Worms

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Roundworm

It is estimated that 2-3% of the British population may be infected with toxocara (dog and cat roundworm) of which 100 cases of eye disease largely in children arise. Puppies and the pregnant bitch are the main source because the eggs appear in their faeces (however, they take two weeks to become infectious, so fresh faeces are not too bad!). These can be picked up by children playing on contaminated ground. All cats and dogs (especially puppies and kittens) must be regularly wormed.

Symptoms of roundworm infection in humans are:

  • Nothing at all, just worms in the stool.
  • Sight loss due to inflammation in the optic nerve, retinal fibrosis and possibly detachment, squint, eye pain, red eye. 97% just have symptoms in one eye.
  • Visceral larva migrans: as the worms migrate through the gut they cause fever, malaise, cough, pain, wheeze and possibly failure to thrive. The child, usually under 5, usually gets better without being diagnosed.
  • Overt toxicara: childhood fever, cough, disturbed sleep, abdominal pain, head ache, behavioural disturbance, swollen liver, swollen glands and wheezing.

Diagnosis is made by seeing worms in the stool (they are a pale round bodied worm up to 6 inches in length) or doing blood tests for antibodies to toxocara at the Scottish Parasite Diagnostic Laboratory, House on the Hill, Stobhill Hospital, Glasgow, G21 3UW. Tel: 0141 201 8667 or see Scottish Parasite Diagnostic Laboratory.

Ideally a stool sample should be sent to the London School of Hygiene and Tropical Medicine - see London School of Hygiene and Tropical Medicine - we can send you a kit for this test.

Treating roundworm

Treatment is with mebendazole (Vermox) 100mgs twice daily for three days.

Please note, Vermox should not be used during pregnancy

Thread worms

Thread worms are very common and cause no serious illness. They tend to crawl out of the anus in the evenings and at night (how do they know when it's night-time? I've often wondered! Maybe it's simply when we cease to be active, and they would come out in the day if we slept then.) to lay their eggs before they die. This usually causes itching, which is wonderful for the worm because the child scratches, gets the eggs stuck on the fingers and under the finger nails and promptly re-infects itself next time the fingers goes into his mouth, or even better for the worm, somebody else's mouth! The adult worm lives about 6 weeks.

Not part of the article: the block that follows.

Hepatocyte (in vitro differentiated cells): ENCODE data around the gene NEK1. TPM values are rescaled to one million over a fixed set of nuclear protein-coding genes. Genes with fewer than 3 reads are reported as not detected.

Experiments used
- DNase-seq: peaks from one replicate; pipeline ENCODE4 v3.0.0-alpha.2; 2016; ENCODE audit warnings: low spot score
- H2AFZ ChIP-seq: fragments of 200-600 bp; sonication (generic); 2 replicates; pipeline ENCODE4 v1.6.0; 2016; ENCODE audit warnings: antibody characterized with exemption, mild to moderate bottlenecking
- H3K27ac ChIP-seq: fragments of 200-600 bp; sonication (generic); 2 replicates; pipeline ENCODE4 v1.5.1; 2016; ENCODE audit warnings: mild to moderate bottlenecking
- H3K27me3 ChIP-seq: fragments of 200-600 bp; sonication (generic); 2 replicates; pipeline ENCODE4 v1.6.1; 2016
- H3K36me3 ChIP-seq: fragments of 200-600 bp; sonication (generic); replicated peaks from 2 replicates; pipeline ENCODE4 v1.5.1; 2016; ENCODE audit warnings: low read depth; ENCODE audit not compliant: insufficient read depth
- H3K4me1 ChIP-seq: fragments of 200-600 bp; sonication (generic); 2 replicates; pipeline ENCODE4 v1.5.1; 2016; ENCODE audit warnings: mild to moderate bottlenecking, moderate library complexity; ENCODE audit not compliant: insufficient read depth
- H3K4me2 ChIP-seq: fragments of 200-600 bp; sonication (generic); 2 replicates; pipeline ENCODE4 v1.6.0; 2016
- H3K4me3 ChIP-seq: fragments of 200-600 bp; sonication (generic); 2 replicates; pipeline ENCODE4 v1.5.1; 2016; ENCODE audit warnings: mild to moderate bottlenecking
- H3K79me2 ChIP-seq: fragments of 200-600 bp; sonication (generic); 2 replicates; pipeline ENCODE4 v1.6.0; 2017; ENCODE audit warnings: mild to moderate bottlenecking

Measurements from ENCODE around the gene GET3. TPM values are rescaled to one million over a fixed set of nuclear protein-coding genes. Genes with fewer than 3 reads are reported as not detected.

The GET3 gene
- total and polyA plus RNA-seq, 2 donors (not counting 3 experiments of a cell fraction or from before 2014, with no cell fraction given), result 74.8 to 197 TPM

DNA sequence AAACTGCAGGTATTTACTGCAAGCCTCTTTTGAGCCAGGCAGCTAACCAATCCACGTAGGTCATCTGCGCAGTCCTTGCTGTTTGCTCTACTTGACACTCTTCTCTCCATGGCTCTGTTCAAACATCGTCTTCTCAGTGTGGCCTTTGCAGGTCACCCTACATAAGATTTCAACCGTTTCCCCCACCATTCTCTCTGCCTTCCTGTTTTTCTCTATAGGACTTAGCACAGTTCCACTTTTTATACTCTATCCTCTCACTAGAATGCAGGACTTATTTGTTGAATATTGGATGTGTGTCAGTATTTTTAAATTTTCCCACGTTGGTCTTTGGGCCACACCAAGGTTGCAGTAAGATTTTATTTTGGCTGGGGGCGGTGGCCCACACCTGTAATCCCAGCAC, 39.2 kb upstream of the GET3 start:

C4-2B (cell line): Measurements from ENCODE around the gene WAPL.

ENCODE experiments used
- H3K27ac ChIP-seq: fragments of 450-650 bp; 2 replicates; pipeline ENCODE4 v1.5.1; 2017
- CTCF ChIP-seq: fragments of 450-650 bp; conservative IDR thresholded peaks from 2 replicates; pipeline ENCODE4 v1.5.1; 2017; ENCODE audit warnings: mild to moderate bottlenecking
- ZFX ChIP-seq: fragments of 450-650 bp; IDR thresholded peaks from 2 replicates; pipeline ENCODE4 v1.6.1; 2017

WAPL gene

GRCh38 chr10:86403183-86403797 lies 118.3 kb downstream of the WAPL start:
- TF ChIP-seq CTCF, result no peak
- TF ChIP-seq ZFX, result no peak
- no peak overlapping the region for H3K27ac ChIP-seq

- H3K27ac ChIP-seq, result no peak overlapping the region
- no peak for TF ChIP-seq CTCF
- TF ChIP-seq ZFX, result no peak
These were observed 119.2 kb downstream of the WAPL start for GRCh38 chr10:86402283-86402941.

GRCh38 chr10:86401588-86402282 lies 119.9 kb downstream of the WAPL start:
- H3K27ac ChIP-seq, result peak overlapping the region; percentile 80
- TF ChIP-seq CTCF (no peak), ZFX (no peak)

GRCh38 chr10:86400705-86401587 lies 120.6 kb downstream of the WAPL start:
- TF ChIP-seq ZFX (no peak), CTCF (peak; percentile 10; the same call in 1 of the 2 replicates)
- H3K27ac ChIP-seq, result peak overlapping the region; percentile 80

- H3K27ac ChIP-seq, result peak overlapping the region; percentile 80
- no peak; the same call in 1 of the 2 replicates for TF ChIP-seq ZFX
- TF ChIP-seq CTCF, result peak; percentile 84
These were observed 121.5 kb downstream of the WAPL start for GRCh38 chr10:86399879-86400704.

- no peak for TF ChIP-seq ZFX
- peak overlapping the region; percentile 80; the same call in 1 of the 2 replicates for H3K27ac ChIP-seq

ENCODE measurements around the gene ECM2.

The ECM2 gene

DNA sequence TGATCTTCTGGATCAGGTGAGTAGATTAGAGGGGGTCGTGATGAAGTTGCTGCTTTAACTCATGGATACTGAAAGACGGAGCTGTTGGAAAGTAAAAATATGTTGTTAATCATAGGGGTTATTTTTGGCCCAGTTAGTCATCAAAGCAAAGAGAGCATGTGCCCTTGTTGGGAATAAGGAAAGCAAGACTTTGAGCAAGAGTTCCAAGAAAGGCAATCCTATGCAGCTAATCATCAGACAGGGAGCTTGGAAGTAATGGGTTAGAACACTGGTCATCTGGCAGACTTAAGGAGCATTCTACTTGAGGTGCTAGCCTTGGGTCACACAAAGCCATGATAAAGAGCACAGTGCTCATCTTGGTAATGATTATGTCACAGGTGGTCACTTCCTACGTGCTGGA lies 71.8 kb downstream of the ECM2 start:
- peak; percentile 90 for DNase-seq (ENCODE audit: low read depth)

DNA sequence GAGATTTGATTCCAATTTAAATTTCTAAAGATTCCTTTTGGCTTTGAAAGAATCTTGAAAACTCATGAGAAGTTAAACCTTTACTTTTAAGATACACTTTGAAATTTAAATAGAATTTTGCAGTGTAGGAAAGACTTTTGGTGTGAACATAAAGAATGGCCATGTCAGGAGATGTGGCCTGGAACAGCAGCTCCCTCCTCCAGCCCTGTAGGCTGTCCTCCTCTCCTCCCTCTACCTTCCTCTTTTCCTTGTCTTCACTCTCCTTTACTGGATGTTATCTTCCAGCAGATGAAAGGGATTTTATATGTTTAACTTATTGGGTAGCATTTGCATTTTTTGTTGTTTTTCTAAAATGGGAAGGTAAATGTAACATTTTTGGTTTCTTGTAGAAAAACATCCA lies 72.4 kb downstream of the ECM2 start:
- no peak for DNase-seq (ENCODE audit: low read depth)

Ideally the diagnosis should be made by seeing the worms, usually on the child's bottom, just round the anus. They are called thread worms because they look like pieces of white cotton thread about a centimetre long, often wriggling. Some people don't bother to treat because these worms are harmless. If the child never scratched their bum and kept their hands scrupulously clean, eventually the worms would die out. And pigs might fly.

There is a theory, growing in popularity, that worms are protective against the development of allergy. Type I allergy is mediated by white blood cell called eosinophils and mast cells. The normal function of these two cells is to fight and get rid of worms. It may well be that if there are not any worms about, these cells turn their attention to things which they should really ignore such as house dust mite, animal dander or foods. In Africa, people with type I allergy are relatively protected against worms and this has positive survival value. In Western societies, where worms have largely been eliminated through good hygiene, type I allergy is a nuisance.

I usually prescribe mebendazole (Vermox) 100mg one dose, repeated one week later. It can be bought over the counter from chemists. The whole family should be dosed.

Please note, Vermox should not be used during pregnancy

Tapeworms

These are acquired in the same way as round worms and are seen in the stool. These worms have bodies which are flatter and clearly segmented. They break off in the gut in bits and often several sections can be seen moving in the stool (sorry, I suddenly feel a bit sick!).

Treating Tapeworms

Once diagnosed, treatment is with Niclosamide (Yomesan), which is only available on a named patient basis.

Rarely hydatid cysts develop in the liver or brain (possible cause of epilepsy) and treatment is surgical.

Again blood and stool specimens should be taken and I can send you a kit for these tests.

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